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Re: [sig] More name help

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  • Jenn/Yana
    ... Hi -- I m the author whose name you forgot :) ... True The Slavic name could have been used informally (afaik only the ... True again and the christening
    Message 1 of 1 , Jul 10, 1999
      At 11:44 AM 7/10/1999 -0500, you wrote:
      >From: "Elizabeth B. Naime" <elspeth@...>
      >From what I've read -- initially a library book on personal names in
      >Novgorod in this perios, later in the wonderful online book of Russian
      >Names (whose author I forget, but wish to thank nonetheless) --

      Hi -- I'm the author whose name you forgot :)

      >if your
      >parents gave you a Slavic name that did not correspond with a saint's
      >name, any time after the conversion, you would also acquire a christening


      The Slavic name could have been used informally (afaik only the
      >princes and such used non-saint names for public purposes -- feedback on

      True again

      and the christening name would have been used in written records
      >and from this I assume in formal situations. "Middle" names in the modern
      >sense didn't exist, but here I perceive a way to have three names fair and

      Where do you get the third name? I count one Russian name, one baptismal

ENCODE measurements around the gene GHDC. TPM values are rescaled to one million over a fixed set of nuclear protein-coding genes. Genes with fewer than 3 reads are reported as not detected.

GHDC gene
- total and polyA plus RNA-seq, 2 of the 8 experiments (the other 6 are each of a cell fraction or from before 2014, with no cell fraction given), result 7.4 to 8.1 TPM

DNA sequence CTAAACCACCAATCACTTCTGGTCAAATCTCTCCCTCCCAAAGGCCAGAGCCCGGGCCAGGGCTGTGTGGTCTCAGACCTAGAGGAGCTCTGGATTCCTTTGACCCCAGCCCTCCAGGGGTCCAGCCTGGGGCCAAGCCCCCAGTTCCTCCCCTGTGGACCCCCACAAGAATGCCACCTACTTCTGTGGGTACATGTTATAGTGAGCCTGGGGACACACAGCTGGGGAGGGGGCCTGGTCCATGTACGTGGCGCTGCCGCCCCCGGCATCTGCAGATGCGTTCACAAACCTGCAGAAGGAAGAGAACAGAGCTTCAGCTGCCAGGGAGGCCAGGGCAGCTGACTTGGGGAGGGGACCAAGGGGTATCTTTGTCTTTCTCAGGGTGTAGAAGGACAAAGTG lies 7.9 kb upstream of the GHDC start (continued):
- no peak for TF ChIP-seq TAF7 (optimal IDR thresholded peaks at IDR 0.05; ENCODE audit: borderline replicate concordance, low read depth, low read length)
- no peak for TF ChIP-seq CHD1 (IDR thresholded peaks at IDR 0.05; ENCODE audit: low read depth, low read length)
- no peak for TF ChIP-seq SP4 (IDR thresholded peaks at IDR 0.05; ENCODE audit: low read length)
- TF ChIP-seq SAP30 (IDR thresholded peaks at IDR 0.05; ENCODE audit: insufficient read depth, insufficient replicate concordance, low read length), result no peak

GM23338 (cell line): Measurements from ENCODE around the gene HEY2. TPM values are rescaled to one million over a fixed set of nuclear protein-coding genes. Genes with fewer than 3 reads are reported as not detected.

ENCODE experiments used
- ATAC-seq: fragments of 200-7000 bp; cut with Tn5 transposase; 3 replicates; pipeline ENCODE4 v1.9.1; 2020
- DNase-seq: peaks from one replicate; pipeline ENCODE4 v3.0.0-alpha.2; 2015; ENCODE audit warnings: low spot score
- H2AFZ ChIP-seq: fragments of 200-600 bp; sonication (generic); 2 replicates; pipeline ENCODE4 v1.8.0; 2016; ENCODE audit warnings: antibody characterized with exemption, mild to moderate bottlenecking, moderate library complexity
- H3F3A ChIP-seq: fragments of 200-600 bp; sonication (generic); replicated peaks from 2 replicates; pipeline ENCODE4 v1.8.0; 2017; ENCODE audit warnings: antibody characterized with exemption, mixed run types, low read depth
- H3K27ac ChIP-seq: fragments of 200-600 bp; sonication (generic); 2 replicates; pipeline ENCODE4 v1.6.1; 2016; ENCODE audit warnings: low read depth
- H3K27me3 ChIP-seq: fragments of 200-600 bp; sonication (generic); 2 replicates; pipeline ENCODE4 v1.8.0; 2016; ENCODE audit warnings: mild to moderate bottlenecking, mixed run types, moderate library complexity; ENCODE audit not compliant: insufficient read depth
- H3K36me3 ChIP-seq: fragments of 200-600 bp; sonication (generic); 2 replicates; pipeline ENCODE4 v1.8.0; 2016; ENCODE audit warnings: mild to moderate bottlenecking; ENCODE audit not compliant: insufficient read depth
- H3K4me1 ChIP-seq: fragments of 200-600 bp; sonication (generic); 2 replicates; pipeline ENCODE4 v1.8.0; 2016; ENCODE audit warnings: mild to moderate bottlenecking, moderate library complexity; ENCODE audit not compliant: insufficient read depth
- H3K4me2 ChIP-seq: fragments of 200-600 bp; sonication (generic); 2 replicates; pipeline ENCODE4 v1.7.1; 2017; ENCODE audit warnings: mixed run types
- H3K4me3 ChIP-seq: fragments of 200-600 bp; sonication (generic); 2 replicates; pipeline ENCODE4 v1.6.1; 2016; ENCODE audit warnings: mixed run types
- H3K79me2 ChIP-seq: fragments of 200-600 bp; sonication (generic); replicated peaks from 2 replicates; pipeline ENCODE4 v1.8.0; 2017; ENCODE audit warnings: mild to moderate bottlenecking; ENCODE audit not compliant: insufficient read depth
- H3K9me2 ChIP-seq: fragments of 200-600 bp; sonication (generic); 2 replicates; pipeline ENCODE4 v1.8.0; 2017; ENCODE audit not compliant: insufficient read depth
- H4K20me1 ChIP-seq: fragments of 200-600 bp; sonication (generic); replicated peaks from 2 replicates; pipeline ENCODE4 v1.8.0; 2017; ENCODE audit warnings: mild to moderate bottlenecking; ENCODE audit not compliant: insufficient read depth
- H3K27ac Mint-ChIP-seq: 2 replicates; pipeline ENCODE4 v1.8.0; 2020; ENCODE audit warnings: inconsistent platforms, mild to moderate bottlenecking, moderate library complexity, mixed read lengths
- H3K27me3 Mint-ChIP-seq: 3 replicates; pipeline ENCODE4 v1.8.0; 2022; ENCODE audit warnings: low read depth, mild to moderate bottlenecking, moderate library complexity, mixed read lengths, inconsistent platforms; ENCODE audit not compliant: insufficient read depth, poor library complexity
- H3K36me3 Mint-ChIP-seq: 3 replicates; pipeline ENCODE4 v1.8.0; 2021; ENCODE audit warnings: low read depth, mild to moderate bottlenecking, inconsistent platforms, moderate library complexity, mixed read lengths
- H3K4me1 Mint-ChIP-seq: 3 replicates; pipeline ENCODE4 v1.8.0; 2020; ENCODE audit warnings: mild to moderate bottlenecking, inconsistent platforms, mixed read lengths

>However I am having trouble distinguishing between names that would have
      >been christening names, and those that wouldn't. I think my favorite
      >choice, Daria, would have been a christening name (a 3rd century saint and
      >therefore Greek??).

      Yes, the Orthodox Church has a list of proper baptismal names. Most of
      them are Orthodox saint, although some Bible folk are included.

      Can wiser heads than mine verify this, and has anyone
      >in a similar quest gleaned a list of non-saint feminine Slavic names?

      See my Dictionary again -- there are 100s there

      >seem to be better respected as a sex in this period than in many others,
      >but women's names still don't make it into the record in the same numbers
      >as men's names do... and I am thinking that the Slavic names, being
      >informal, would be even less likely to be written down.

      True -- see the grammar section of my Dictionary again.

      >Feel free to respond publically if you think there is general interest, or
      >privately if something like this has been discussed to death prior to my

      Feel free to contact me directly (I'm using my wife's account to post
      this). My
      address is: goldschp@...

      -- Paul Wickenden of Thanet

      P.S. The Second Ed of the Dictionary is available at:

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